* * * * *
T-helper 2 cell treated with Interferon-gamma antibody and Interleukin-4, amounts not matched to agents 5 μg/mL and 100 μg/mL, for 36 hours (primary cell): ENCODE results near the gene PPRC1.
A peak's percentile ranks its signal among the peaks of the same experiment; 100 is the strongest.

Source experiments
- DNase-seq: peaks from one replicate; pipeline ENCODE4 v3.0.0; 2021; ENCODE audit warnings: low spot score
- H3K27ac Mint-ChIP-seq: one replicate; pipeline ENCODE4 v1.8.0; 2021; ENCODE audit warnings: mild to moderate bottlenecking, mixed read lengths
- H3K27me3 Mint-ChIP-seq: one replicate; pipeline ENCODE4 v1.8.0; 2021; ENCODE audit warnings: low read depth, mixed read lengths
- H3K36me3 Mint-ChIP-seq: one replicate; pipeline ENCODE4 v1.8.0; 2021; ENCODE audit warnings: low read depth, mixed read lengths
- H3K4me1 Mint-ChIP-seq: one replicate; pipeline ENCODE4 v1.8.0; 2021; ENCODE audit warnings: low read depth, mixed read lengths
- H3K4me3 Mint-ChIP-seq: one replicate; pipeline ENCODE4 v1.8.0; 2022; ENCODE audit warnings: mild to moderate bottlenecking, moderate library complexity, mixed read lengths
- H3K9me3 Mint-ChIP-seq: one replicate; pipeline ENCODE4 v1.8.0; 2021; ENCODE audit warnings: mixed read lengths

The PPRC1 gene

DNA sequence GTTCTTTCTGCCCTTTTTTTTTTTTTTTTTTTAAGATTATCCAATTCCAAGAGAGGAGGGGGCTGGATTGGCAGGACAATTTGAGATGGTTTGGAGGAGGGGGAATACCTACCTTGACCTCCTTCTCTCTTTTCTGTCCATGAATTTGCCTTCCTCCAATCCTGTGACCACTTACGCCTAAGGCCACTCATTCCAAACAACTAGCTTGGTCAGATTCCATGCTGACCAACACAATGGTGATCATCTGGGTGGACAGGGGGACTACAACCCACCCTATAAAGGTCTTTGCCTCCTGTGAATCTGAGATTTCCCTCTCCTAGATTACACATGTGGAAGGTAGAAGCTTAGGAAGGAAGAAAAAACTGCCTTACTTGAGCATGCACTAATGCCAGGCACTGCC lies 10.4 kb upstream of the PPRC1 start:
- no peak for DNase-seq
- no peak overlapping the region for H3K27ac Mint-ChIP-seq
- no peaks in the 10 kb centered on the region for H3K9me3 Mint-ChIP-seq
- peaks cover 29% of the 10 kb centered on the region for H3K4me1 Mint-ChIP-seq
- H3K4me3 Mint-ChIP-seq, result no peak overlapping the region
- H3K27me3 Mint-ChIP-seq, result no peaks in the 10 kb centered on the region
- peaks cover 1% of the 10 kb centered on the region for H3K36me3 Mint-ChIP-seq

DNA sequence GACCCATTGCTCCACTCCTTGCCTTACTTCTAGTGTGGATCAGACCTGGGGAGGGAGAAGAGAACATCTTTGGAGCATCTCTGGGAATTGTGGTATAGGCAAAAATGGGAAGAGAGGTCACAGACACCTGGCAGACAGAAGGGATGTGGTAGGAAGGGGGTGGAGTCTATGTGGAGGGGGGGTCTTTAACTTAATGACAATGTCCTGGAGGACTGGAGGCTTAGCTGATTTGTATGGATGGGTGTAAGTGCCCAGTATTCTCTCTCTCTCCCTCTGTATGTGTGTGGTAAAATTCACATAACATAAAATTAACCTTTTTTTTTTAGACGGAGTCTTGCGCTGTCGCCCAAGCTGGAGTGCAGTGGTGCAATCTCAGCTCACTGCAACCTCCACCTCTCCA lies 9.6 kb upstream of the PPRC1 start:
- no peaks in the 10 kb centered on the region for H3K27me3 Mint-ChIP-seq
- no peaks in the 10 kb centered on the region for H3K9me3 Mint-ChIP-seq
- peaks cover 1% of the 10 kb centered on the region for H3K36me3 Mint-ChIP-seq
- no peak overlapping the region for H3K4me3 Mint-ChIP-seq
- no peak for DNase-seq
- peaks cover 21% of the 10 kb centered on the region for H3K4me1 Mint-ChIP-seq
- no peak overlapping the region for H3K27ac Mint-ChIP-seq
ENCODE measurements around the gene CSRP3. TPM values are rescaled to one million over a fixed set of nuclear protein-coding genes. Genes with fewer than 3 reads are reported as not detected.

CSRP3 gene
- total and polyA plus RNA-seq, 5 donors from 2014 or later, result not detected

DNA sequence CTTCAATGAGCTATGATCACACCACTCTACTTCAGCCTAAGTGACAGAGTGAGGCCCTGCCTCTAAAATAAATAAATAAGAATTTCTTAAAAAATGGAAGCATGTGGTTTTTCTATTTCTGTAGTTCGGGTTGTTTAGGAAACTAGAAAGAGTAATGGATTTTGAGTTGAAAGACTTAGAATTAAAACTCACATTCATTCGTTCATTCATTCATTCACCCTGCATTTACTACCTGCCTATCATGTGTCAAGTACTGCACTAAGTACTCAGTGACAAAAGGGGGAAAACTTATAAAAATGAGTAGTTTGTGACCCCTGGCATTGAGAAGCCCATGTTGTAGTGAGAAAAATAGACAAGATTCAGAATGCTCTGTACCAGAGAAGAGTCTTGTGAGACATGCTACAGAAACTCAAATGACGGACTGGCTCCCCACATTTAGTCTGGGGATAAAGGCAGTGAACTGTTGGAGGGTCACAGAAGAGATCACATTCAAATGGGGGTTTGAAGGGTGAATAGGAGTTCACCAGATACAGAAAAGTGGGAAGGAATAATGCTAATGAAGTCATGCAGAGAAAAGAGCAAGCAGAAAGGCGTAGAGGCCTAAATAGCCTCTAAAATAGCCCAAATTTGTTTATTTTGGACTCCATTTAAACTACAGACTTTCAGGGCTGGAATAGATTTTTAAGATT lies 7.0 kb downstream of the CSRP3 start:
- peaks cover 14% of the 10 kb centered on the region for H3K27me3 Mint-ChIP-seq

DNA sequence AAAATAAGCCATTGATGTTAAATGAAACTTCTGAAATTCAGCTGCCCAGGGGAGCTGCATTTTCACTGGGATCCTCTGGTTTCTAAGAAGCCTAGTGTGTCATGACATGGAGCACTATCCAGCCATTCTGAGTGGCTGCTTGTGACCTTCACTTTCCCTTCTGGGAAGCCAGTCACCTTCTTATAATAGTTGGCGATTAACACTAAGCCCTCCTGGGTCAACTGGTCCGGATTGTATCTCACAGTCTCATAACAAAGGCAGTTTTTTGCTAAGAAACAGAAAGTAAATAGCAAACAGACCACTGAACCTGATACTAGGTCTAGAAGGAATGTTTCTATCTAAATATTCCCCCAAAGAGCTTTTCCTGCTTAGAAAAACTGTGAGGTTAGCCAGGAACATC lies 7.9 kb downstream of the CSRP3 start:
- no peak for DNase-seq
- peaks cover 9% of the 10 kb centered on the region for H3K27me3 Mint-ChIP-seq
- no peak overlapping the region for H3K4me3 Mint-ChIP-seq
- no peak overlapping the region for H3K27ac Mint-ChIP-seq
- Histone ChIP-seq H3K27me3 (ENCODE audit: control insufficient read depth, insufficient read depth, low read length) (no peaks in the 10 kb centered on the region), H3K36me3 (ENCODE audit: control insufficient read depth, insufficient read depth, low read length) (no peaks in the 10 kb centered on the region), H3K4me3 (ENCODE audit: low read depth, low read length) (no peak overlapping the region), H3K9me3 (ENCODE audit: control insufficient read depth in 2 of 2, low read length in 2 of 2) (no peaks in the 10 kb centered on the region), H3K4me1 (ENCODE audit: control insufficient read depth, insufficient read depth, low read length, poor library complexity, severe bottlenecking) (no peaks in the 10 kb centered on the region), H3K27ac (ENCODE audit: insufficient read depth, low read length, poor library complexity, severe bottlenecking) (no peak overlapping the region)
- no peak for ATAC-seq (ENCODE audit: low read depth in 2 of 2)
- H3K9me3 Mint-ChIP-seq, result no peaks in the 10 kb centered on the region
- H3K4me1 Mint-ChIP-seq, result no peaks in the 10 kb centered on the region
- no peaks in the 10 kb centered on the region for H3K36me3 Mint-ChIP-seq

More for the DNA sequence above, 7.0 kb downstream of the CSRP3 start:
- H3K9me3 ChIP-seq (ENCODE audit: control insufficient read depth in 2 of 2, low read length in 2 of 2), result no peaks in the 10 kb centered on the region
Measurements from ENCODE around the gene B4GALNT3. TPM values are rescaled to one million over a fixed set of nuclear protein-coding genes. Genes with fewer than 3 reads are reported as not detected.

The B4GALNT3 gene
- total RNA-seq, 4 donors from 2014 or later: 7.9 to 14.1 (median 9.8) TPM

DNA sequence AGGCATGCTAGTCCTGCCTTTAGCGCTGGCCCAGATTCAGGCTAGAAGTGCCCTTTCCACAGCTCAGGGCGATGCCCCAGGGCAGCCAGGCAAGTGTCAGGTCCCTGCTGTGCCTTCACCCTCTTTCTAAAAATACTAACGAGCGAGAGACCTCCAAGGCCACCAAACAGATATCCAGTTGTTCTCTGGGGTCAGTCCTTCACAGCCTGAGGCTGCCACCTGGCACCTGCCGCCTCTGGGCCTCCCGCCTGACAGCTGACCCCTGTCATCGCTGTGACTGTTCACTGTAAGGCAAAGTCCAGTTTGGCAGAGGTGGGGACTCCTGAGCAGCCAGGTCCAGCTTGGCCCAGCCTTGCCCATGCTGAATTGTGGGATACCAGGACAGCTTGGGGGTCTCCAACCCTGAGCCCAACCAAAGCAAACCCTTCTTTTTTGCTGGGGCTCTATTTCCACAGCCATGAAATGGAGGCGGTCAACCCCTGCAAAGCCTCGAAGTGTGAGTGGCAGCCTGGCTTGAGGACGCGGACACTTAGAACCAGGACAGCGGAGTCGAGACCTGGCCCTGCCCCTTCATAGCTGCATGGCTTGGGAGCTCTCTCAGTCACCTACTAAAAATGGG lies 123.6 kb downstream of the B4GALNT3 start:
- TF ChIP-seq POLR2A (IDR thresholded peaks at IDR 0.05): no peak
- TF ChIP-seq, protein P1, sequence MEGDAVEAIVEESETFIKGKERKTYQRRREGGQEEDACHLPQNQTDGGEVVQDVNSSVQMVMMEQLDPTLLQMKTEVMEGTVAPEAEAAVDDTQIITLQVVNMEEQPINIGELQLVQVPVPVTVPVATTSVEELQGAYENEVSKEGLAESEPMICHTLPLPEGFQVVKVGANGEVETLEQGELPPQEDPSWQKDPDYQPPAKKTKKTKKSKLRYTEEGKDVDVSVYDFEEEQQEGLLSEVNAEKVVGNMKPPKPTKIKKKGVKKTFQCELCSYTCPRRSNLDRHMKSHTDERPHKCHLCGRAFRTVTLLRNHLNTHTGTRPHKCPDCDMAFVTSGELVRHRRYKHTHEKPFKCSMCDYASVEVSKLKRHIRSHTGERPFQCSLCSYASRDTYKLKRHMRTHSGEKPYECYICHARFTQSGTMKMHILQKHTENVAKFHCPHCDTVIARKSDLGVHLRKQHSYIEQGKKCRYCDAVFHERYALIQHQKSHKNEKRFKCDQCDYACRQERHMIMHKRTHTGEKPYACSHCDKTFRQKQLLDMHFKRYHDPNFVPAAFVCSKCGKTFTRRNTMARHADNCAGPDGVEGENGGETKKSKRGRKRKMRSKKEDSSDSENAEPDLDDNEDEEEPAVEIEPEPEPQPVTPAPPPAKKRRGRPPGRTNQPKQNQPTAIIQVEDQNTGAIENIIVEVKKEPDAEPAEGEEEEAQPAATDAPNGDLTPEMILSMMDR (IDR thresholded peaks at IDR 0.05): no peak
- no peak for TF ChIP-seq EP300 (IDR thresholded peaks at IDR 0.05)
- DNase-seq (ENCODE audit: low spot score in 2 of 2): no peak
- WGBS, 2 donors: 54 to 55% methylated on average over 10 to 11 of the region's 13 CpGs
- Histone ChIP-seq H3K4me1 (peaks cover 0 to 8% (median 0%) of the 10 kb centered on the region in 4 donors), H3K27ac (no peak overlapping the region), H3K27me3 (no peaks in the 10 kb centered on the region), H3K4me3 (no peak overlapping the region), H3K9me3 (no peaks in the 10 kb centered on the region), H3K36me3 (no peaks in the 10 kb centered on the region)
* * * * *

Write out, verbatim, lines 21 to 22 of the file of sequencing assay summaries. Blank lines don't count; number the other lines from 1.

- no peaks in the 10 kb centered on the region for H3K27me3 Mint-ChIP-seq
- no peaks in the 10 kb centered on the region for H3K9me3 Mint-ChIP-seq